It’s summer. School is out for the season and it is time to take a well-earned vacation.
But why is it that as soon as someone learns you plan to take or just returned from a vacation the first question he or she asks is “Where did you go?” Does a person really need to use the term “staycation” to describe taking a break from his or her normal activities when he or she doesn’t actually plan to go anywhere?
Merriam-Webster offers this simple definition of the word vacation. It says a vacation is “a period of time that a person spends away from home, school or business usually in order to relax or travel.” Or it could be the “number of days or hours per year for which an employer agrees to pay workers while they are not working.”
It’s pretty clear that the vacation time is spent away from work or school. Where it gets vague is with “usually in order to relax or travel.”
A person’s definition of how to relax is open to myriad interpretations. It could be time spent on a tropical beach in an exotic location, or hiking on verdant mountain trails. Others might find it relaxing to explore a new city, take a long drive across the country or sit at home on the couch and binge watch a series on Netflix. Sometimes people just need to take a vacation from work or school to catch up on tasks at home that there never seems to be enough time for. While that may not be a true vacation, not having to juggle multiple activities at the same time can indeed be relaxing. Getting a few extra hours of sleep and not having to consult a calendar or daily schedule would definitely qualify as relaxing. As would some pampering such as a massage. That could reduce the amount of stress in your life and help you relax.
So if reducing stress is a key component of relaxation, would you consider any stress-busting activity away from your normal routine a vacation?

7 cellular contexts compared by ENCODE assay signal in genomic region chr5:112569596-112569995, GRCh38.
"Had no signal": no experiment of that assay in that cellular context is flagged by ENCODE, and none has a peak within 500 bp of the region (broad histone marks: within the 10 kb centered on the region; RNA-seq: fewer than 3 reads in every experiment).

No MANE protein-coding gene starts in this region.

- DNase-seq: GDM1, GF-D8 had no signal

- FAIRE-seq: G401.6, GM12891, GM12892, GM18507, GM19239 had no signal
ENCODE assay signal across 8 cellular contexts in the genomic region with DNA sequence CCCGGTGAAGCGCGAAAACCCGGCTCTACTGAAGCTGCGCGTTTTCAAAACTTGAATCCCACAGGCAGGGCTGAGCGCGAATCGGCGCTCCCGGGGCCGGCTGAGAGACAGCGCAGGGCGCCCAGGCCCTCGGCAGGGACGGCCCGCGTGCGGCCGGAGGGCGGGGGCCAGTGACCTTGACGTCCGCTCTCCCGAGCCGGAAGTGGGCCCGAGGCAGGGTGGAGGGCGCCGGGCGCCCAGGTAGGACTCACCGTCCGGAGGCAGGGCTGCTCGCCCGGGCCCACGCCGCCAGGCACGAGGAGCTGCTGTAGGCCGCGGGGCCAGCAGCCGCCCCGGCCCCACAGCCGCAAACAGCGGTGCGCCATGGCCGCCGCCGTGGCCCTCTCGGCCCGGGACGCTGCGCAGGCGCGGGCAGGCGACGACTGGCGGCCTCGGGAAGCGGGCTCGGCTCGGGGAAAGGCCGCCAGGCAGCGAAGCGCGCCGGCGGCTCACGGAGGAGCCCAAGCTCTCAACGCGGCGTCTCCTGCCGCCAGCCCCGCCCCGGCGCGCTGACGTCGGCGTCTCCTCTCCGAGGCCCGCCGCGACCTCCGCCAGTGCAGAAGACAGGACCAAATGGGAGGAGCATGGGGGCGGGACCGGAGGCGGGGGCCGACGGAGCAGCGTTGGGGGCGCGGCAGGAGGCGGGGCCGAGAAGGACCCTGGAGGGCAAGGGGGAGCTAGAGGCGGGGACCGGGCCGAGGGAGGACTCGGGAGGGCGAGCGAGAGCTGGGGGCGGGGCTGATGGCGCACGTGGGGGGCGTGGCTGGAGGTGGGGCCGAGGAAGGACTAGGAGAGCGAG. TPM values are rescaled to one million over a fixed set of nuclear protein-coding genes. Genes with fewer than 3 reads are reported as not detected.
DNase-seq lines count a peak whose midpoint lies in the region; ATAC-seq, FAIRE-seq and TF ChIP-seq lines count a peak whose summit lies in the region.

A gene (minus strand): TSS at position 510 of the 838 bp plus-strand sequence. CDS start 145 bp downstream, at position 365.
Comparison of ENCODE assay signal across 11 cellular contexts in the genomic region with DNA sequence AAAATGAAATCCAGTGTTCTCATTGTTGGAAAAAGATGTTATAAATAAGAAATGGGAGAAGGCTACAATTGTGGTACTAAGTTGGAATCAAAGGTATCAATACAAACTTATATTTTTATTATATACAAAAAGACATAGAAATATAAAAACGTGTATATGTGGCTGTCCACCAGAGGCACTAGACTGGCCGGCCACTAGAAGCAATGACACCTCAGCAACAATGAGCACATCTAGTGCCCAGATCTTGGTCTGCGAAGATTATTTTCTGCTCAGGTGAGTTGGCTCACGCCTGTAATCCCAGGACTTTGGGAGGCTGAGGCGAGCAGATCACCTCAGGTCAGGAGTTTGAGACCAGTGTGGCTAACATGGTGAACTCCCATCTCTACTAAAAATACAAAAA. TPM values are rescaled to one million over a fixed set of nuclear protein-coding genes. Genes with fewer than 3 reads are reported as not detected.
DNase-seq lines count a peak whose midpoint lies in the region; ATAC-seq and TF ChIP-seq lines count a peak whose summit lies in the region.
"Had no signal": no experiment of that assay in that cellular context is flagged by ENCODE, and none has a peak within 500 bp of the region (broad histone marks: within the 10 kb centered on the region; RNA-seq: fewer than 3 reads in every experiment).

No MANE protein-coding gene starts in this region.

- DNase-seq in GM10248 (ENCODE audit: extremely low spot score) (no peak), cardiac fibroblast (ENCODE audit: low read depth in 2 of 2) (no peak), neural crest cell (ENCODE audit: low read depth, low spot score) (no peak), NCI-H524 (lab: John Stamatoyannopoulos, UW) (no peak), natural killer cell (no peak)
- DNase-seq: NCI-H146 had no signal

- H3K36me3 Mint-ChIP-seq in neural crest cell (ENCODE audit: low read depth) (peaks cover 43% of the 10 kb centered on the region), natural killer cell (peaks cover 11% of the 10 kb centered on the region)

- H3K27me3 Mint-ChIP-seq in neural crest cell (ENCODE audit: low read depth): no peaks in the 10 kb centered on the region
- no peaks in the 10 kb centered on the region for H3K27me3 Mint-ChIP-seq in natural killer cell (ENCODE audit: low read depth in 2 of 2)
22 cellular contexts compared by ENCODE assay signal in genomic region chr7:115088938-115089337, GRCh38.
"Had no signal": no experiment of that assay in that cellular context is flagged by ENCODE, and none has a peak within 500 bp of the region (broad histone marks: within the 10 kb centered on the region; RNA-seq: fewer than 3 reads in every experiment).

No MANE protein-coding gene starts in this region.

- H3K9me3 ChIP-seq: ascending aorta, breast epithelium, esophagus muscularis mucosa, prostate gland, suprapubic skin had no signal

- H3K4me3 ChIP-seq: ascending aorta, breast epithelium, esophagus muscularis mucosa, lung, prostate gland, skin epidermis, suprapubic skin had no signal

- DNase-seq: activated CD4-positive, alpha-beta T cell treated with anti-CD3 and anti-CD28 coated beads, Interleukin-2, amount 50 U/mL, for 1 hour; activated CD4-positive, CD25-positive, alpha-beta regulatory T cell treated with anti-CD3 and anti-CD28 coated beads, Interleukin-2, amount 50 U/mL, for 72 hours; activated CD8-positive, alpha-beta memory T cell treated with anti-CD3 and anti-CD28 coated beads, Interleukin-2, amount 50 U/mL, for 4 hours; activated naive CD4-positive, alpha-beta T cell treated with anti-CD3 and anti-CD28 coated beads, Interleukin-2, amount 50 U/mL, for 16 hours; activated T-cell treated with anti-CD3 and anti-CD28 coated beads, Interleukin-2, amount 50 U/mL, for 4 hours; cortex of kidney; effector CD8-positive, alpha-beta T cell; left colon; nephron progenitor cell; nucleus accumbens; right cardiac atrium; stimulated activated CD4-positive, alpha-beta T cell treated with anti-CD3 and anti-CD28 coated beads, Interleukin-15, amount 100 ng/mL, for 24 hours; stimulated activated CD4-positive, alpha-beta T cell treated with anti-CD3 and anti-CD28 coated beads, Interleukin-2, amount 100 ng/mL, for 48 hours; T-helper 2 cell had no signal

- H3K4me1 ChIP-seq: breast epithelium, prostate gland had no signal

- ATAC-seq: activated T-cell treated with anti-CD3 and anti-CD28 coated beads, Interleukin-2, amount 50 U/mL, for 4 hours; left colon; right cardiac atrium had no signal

I would and did. Armed with a sledgehammer, pry bar, paintbrush and various power tools, I reduced my stress levels significantly while transforming the kitchen in my house during my recent vacation.
Sounds like a lot of hard work. It was, but seeing the changes each day as the project progressed was invigorating — and it made me smile, something a vacation is definitely supposed to make you do.
Since my husband and I had so much fun renovating our bathroom last year, we have spent the past few months looking at other rooms in the house trying to figure out what to tackle next. Our kitchen was a top priority, but I honestly thought we would have to wait several years before beginning the project. Things just fell into place, including some time away from the office that I had to take. In case you have never done this, let me assure you that renovating a kitchen is a major ordeal — especially when we do it.
Just like the bathroom, we gutted the kitchen down to the studs. That meant everything had to be removed from the area down to the smallest spoon — and put somewhere else. There wasn’t a room in the house that wasn’t affected by this project. We spent hours taking things apart before putting in the new and improved look. By the end of each day we flopped down onto any soft surface with every muscle in our bodies hurting, while nursing cuts, scrapes and bruises. But we were smiling. True, this may have not been a typical vacation, and I didn’t get to do a lot of what most people would consider relaxing. Yet, like a trip to new place or amusement park, it was a wild ride and an experience I won’t soon forget. And that is what a vacation is all about: creating memories that will last a lifetime.
Hali Bernstein Saylor is editor of the Boulder City Review. She can be reached at email@example.com or at 702-586-9523. Follow @HalisComment on Twitter.